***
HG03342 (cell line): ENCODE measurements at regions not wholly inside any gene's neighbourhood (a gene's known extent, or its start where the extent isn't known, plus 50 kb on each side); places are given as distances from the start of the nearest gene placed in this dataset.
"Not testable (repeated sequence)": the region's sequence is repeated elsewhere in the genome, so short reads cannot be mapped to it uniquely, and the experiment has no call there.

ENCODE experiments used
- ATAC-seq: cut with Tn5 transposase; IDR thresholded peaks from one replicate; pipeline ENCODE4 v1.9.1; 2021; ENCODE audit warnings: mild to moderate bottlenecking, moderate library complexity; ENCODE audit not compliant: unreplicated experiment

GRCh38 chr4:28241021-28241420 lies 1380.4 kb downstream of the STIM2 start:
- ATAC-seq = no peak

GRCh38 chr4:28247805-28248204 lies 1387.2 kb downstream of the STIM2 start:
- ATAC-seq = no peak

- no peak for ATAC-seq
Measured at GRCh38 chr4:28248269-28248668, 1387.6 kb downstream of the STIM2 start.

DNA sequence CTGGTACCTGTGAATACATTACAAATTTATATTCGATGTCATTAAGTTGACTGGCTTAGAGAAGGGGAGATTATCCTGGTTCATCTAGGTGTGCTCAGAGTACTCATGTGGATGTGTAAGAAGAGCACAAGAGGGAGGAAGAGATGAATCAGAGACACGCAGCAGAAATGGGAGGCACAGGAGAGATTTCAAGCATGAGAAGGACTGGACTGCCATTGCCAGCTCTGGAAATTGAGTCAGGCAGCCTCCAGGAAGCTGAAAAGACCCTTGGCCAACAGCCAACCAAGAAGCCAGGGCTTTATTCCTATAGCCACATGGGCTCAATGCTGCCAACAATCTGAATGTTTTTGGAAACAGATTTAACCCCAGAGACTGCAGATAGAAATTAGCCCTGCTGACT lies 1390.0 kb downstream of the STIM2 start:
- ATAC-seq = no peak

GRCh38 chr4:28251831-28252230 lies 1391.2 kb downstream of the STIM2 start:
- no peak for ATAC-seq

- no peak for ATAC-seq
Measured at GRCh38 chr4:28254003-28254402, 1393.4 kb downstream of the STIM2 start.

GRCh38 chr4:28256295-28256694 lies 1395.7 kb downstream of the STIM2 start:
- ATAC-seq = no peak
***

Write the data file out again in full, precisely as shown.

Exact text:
HG03342 (cell line): ENCODE measurements at regions not wholly inside any gene's neighbourhood (a gene's known extent, or its start where the extent isn't known, plus 50 kb on each side); places are given as distances from the start of the nearest gene placed in this dataset.
"Not testable (repeated sequence)": the region's sequence is repeated elsewhere in the genome, so short reads cannot be mapped to it uniquely, and the experiment has no call there.

ENCODE experiments used
- ATAC-seq: cut with Tn5 transposase; IDR thresholded peaks from one replicate; pipeline ENCODE4 v1.9.1; 2021; ENCODE audit warnings: mild to moderate bottlenecking, moderate library complexity; ENCODE audit not compliant: unreplicated experiment

GRCh38 chr4:28241021-28241420 lies 1380.4 kb downstream of the STIM2 start:
- ATAC-seq = no peak

GRCh38 chr4:28247805-28248204 lies 1387.2 kb downstream of the STIM2 start:
- ATAC-seq = no peak

- no peak for ATAC-seq
Measured at GRCh38 chr4:28248269-28248668, 1387.6 kb downstream of the STIM2 start.

DNA sequence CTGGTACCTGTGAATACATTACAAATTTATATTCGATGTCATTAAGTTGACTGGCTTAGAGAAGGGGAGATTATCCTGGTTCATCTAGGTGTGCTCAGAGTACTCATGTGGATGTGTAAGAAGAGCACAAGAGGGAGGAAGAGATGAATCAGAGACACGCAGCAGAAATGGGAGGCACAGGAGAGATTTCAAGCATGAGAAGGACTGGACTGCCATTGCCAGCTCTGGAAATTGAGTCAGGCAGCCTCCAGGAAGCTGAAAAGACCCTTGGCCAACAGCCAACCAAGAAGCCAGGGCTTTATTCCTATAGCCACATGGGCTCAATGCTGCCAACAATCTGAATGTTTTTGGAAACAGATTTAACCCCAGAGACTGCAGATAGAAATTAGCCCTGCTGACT lies 1390.0 kb downstream of the STIM2 start:
- ATAC-seq = no peak

GRCh38 chr4:28251831-28252230 lies 1391.2 kb downstream of the STIM2 start:
- no peak for ATAC-seq

- no peak for ATAC-seq
Measured at GRCh38 chr4:28254003-28254402, 1393.4 kb downstream of the STIM2 start.

GRCh38 chr4:28256295-28256694 lies 1395.7 kb downstream of the STIM2 start:
- ATAC-seq = no peak